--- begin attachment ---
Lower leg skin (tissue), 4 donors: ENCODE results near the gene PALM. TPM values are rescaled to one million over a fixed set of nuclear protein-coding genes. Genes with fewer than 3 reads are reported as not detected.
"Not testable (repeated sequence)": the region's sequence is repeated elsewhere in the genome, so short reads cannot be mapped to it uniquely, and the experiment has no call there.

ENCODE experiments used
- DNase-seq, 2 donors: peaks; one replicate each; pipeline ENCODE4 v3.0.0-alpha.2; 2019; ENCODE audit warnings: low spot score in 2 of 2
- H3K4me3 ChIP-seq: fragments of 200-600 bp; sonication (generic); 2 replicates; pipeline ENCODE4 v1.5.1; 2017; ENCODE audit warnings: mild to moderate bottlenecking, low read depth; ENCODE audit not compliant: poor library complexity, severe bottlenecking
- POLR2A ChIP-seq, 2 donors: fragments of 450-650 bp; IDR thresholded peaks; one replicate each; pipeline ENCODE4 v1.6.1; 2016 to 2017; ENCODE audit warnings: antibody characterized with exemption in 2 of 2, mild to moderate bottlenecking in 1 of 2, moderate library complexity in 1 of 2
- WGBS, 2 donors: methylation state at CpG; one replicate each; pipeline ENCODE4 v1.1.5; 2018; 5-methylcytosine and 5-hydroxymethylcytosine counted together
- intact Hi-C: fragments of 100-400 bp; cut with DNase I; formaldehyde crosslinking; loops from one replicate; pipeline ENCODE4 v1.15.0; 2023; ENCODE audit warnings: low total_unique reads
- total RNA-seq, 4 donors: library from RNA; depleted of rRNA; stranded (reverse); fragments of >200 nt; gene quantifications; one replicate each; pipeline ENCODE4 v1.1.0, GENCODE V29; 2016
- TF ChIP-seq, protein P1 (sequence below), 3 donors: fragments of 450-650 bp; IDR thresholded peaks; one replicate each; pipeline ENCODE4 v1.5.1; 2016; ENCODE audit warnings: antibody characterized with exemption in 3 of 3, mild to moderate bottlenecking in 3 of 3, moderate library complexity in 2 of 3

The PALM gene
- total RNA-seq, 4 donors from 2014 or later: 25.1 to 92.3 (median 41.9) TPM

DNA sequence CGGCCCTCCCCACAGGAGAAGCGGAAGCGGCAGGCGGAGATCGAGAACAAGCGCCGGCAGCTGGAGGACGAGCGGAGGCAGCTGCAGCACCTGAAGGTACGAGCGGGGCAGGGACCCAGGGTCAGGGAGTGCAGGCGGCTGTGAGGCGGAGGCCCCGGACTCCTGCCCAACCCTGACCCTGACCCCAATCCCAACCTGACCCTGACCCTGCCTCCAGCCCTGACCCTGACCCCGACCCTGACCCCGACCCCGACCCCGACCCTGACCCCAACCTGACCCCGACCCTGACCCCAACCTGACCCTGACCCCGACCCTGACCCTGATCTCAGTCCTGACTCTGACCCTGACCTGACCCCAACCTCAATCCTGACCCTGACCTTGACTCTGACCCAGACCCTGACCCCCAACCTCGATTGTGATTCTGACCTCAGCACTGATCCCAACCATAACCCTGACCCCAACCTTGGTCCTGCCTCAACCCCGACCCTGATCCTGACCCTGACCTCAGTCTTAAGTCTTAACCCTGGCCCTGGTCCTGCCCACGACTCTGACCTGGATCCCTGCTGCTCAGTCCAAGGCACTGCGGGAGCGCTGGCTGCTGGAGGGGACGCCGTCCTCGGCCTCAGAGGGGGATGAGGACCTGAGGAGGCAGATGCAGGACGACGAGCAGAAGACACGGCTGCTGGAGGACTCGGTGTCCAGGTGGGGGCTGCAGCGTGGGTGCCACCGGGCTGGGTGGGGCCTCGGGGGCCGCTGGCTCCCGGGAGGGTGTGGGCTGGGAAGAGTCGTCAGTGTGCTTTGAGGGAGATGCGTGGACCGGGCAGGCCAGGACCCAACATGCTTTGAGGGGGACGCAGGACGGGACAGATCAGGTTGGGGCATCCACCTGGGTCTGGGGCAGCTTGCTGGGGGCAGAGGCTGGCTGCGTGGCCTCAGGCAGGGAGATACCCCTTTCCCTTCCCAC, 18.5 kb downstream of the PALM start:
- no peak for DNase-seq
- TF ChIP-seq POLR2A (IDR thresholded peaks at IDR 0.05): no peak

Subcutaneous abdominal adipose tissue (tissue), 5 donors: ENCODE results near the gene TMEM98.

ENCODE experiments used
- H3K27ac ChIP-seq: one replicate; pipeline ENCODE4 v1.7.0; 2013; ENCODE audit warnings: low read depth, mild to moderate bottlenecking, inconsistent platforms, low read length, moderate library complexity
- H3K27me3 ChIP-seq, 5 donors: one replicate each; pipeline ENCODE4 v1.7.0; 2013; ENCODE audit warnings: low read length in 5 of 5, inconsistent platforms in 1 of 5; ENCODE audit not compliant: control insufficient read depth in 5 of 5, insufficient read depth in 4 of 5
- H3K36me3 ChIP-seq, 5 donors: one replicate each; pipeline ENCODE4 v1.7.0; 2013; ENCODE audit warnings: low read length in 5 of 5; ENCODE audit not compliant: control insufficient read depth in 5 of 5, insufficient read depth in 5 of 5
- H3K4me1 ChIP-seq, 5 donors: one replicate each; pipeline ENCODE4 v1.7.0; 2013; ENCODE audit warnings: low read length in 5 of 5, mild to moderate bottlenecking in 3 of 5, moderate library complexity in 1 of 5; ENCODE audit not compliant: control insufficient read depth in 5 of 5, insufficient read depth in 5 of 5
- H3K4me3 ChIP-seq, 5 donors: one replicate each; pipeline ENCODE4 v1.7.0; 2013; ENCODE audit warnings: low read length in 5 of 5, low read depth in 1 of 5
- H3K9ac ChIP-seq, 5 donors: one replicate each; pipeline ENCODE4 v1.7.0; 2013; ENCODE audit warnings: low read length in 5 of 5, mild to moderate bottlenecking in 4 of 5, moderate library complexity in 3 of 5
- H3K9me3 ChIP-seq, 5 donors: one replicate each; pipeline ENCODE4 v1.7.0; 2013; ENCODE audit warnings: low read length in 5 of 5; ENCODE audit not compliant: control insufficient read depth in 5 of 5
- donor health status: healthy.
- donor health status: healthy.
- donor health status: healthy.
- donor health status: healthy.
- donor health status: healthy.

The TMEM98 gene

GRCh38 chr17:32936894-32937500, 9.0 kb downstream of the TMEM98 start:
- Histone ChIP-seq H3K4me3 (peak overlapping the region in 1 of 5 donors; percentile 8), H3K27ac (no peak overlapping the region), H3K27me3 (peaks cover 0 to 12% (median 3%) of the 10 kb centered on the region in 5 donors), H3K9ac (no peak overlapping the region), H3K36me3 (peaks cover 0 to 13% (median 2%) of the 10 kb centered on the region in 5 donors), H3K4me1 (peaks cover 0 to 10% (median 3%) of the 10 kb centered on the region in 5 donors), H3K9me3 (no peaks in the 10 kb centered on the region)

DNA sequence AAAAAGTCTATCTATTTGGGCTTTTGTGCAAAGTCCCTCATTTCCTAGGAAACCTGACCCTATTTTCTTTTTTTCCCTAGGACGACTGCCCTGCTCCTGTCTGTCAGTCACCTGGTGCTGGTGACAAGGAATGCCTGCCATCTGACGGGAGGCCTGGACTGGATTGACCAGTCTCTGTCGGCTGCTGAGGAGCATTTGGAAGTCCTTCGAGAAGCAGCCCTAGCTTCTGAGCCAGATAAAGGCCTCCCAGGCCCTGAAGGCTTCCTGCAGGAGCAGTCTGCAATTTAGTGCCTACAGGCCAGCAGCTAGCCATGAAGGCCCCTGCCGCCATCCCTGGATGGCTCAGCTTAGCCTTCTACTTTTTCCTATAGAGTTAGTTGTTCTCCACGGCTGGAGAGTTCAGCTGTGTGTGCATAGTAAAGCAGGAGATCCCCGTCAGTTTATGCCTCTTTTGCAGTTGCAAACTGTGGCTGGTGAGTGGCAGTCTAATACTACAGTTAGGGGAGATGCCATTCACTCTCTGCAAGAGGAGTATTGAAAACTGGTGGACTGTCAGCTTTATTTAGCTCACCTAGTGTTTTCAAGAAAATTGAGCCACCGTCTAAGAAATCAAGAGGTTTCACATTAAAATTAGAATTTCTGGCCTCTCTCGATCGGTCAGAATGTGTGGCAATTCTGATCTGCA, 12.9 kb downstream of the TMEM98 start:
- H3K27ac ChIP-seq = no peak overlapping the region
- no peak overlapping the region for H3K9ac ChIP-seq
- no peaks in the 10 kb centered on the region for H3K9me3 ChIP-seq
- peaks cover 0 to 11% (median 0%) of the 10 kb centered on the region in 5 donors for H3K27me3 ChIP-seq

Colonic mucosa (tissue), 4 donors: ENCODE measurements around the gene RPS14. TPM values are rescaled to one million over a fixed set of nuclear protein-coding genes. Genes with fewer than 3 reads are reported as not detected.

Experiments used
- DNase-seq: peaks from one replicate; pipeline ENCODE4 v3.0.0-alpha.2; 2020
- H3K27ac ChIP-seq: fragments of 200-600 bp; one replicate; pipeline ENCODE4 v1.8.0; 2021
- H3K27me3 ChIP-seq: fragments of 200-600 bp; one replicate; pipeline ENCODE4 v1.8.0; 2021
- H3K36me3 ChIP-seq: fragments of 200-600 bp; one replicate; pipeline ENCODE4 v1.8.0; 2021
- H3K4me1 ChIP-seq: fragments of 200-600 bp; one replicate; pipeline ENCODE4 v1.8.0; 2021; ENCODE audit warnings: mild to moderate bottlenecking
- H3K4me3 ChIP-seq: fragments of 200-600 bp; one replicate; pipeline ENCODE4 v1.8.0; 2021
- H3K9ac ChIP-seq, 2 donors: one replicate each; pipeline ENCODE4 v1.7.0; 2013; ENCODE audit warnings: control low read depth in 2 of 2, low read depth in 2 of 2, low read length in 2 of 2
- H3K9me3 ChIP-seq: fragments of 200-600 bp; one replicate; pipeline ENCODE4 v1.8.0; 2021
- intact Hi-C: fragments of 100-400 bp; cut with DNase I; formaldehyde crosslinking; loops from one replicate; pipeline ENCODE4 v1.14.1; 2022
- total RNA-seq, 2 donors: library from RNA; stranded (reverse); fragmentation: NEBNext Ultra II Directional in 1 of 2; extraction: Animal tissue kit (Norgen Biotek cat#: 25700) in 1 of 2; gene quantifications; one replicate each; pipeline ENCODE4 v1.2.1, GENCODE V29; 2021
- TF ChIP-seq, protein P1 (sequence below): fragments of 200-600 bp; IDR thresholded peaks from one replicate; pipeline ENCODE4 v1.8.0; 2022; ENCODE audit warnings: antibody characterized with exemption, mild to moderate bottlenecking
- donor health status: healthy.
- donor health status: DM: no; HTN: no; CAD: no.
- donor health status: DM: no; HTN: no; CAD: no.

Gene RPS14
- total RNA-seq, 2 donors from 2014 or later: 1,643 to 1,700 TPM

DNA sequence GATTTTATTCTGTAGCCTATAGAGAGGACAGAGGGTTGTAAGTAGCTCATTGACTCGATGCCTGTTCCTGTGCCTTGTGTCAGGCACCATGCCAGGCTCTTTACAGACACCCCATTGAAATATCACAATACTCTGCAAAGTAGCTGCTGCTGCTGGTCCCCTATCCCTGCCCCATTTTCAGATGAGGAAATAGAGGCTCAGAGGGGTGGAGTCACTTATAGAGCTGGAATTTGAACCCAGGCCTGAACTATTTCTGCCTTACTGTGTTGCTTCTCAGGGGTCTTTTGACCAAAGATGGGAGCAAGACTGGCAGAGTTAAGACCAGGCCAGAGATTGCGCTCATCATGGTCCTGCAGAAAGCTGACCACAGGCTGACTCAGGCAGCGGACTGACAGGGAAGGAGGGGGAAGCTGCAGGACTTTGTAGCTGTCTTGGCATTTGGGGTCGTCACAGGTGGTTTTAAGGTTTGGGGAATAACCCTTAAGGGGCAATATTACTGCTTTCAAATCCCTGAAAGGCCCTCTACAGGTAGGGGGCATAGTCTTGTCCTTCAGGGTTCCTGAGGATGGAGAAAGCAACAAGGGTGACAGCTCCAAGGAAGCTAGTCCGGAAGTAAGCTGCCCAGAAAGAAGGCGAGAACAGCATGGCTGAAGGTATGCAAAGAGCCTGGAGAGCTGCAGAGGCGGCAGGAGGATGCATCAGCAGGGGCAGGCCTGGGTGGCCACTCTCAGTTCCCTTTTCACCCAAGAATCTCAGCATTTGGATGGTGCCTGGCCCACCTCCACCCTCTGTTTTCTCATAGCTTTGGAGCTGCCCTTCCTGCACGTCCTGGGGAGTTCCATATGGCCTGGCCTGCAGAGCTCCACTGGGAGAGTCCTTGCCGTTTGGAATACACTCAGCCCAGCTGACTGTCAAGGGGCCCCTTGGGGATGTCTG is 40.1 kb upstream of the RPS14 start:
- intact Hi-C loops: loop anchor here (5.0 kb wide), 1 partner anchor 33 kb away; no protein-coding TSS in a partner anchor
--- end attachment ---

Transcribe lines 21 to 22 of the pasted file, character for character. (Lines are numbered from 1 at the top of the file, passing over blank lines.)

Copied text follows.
- H3K4me1 ChIP-seq, 5 donors: one replicate each; pipeline ENCODE4 v1.7.0; 2013; ENCODE audit warnings: low read length in 5 of 5, mild to moderate bottlenecking in 3 of 5, moderate library complexity in 1 of 5; ENCODE audit not compliant: control insufficient read depth in 5 of 5, insufficient read depth in 5 of 5
- H3K4me3 ChIP-seq, 5 donors: one replicate each; pipeline ENCODE4 v1.7.0; 2013; ENCODE audit warnings: low read length in 5 of 5, low read depth in 1 of 5